Most of the local budding artists talk about the struggles they face when they are establishing themselves. Mainly, they share the troubles they encounter in trying to sustain themselves financially.
Some sail through while others are pushed to the peripherals by market dynamics. Some artists, even after earning household-name status, have found the going very tough. Sadly, their stories have ended in what ifs.
They have blamed piracy. They have named music distributors, unscrupulous promoters and cited a myriad other reasons for their fate. Living entirely on music has proved an impossibility for them.
In December last year, one-time music sensation Lawrence Mbenjere shared with our sister publication Weekend Nation about his music journey and how he ended at the corner of Malawi’s music museum.
“I was forced to close my music studios after looking at how business was. With the business environment, artists have become very calculative. You need to be careful or else you end up using money which you are supposed to buy bread at home,” he said.
Just last week, another past favourite Thomas Chibade was also fished out of obscurity to talk about his life from a zero to a star and back to zero.
He said: “Pirates squeezed me to a corner. People were no longer buying my original music. They were copying and sharing for free while I suffered.”
That is the tale of a musician who used to be a bestseller, but is now surviving on moulding bricks.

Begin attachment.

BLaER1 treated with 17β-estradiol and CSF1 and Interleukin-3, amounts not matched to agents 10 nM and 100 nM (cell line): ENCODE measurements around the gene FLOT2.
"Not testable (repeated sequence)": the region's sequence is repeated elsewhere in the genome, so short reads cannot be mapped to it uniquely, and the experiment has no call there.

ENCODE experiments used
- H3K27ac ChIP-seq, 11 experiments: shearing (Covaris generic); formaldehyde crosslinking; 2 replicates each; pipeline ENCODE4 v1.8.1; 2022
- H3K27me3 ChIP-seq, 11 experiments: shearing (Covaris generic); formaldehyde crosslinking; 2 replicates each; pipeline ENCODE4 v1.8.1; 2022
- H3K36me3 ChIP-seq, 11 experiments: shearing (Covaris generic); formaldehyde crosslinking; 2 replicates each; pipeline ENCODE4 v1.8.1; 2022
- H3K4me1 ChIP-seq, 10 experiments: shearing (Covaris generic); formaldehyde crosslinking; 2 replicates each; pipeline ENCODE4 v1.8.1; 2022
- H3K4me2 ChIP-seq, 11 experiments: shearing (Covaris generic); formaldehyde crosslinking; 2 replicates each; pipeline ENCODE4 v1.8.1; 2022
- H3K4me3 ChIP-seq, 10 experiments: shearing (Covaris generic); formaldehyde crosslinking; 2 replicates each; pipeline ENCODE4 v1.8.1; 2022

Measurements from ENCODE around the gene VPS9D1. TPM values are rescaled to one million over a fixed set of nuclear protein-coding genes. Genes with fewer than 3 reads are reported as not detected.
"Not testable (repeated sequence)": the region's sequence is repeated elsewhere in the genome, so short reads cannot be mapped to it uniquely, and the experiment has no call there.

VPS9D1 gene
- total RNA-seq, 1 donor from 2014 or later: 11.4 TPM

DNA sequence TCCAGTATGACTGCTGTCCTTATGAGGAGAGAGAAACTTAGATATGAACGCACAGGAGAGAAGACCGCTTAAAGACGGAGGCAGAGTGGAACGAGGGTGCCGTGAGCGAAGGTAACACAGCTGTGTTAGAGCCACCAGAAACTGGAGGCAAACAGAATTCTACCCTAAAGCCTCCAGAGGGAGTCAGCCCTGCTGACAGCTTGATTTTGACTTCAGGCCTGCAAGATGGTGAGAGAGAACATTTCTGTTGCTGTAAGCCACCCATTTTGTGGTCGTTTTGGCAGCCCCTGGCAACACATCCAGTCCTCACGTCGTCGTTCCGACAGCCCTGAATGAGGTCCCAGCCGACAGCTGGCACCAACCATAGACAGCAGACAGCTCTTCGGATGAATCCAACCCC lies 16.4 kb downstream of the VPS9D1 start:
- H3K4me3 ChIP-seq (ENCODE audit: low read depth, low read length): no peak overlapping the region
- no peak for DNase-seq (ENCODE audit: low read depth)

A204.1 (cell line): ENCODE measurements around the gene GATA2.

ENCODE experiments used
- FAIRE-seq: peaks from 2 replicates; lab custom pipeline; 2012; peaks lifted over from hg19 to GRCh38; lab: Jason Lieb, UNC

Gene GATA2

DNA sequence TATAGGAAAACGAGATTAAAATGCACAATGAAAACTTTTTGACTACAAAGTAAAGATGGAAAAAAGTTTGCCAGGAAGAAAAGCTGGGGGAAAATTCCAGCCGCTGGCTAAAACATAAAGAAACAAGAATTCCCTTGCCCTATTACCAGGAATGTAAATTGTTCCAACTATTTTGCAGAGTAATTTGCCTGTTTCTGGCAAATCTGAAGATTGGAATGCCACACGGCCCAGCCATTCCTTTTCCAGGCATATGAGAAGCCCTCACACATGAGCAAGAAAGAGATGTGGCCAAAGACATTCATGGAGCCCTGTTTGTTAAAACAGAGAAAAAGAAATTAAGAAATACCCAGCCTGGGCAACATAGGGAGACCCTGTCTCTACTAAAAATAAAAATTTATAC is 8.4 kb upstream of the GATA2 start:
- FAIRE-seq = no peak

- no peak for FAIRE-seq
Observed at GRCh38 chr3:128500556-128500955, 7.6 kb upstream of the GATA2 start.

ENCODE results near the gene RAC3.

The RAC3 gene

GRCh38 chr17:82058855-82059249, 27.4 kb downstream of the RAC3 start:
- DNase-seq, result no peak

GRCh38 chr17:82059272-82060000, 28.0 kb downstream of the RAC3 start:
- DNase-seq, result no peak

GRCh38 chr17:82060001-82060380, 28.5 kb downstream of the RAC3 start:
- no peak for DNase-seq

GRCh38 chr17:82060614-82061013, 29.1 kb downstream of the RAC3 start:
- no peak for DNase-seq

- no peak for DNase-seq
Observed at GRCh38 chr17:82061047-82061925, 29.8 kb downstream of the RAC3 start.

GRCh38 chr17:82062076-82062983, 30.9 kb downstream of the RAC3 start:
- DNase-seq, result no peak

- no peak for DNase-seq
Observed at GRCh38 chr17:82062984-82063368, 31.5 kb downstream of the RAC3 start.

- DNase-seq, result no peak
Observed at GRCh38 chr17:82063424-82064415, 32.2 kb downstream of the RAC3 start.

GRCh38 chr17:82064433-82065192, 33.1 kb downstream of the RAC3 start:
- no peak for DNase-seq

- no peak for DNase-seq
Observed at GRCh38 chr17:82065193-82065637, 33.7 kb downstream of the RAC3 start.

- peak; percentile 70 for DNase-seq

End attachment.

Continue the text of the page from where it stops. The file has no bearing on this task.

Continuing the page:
These two cases are not isolated. There are many who did not manage to scale the heights of the two despite their massive potential.
Ironically, in the same industry, there is a crop of artists who do not bring their records on the market. They produce their songs and share them for free through numerous internet platforms without getting them on CDs.
Artists such as Fredokiss, Gwamba and recently Lulu are exploring other ways of making a killing out of their work apart from producing CDs.
Rapper Fredokiss, in an interview, said there are no significant music selling channels and platforms that would provide a convenient set up for masses to consume the type of music he produces.
In the absence of a supportive market structure, he said he created a serious fan base and demand which could be commercialised in the end.
“As I was working on that, I had to create a brand which would sell to provide a viable commercial option minus the sales. I positioned myself in a way that I benefit from my endorsements. In turn, I sell my services not necessarily music,” he said.
On his part, South Africa-based gospel hip-hop artist Gwamba has advised musicians to make full use of their status by establishing other means to survive financially.
Music critic and promoter Emmanuel Maliro believes many of the challenges that local musicians face stems from the fact that they do music for wrong reasons, either to get rich or famous and not because they have the talent or passion.
“If you can produce good music which is capable of healing, bringing joy and happiness then the rest just falls in place. Because of their wrong motives, they easily get frustrated and quit,” he said.
Maliro also cited the failure to engage good managers as another reason that has disadvantaged a lot of musicians.
“They lack a business approach in their art. Managers will help with the business connections, how to source money when a project needs funds, they have knowledge of the industry dynamics and all that,” he said. n